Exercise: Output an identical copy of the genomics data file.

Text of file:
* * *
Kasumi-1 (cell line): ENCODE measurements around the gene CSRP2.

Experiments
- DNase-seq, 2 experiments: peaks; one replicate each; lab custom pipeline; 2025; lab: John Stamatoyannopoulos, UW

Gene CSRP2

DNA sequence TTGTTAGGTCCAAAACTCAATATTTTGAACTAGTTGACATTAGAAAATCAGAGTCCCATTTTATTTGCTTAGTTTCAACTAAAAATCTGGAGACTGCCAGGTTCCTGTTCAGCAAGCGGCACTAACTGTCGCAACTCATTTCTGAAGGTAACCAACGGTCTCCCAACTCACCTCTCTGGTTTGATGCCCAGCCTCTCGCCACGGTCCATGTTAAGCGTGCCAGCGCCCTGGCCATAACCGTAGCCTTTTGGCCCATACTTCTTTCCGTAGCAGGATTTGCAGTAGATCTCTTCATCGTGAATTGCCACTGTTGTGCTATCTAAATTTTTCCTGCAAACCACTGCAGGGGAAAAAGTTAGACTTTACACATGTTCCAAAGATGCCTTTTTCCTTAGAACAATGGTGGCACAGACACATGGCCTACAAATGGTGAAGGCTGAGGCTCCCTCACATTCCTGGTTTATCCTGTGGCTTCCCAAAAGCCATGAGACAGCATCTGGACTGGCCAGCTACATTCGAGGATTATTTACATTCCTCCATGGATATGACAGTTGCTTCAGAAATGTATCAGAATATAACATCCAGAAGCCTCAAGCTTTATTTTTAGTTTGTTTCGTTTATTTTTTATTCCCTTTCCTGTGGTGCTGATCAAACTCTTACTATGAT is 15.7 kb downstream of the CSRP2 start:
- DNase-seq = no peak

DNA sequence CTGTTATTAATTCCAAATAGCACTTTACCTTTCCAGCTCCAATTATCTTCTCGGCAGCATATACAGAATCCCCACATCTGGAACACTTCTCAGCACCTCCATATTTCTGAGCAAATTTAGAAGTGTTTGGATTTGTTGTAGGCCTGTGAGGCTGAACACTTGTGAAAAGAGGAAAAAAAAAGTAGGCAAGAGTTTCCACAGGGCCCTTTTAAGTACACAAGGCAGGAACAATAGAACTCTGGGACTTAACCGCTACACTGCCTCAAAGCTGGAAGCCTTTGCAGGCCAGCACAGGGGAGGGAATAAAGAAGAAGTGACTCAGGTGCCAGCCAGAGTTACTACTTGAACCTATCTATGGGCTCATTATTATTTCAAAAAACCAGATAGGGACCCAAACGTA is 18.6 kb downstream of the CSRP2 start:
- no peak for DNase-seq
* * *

Kasumi-1 (cell line): ENCODE measurements around the gene CSRP2.

Experiments
- DNase-seq, 2 experiments: peaks; one replicate each; lab custom pipeline; 2025; lab: John Stamatoyannopoulos, UW

Gene CSRP2

DNA sequence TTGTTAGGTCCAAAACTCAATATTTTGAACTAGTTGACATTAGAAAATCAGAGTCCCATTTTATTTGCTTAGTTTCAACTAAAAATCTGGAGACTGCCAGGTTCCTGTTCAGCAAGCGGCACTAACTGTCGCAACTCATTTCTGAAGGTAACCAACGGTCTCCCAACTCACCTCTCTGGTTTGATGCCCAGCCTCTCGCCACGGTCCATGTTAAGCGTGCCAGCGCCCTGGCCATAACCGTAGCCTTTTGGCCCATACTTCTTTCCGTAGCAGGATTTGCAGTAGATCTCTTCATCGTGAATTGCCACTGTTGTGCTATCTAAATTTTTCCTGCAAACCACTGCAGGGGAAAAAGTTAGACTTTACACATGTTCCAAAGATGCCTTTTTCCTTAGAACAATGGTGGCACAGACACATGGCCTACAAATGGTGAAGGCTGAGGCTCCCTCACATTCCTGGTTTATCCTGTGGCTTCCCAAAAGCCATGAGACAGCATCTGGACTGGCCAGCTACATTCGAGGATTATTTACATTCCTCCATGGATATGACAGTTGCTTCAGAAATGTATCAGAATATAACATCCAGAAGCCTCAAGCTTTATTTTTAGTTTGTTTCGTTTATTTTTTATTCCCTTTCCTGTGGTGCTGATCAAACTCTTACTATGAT is 15.7 kb downstream of the CSRP2 start:
- DNase-seq = no peak

DNA sequence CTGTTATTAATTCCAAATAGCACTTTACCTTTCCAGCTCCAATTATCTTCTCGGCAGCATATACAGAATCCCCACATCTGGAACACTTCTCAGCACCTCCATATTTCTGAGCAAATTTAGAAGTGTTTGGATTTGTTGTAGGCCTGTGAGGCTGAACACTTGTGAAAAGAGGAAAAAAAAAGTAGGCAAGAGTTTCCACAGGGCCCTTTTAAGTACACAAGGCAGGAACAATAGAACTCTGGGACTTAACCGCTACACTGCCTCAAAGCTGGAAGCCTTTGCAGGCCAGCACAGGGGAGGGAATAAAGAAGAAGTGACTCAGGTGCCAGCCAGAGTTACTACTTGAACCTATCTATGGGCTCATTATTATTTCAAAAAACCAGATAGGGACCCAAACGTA is 18.6 kb downstream of the CSRP2 start:
- no peak for DNase-seq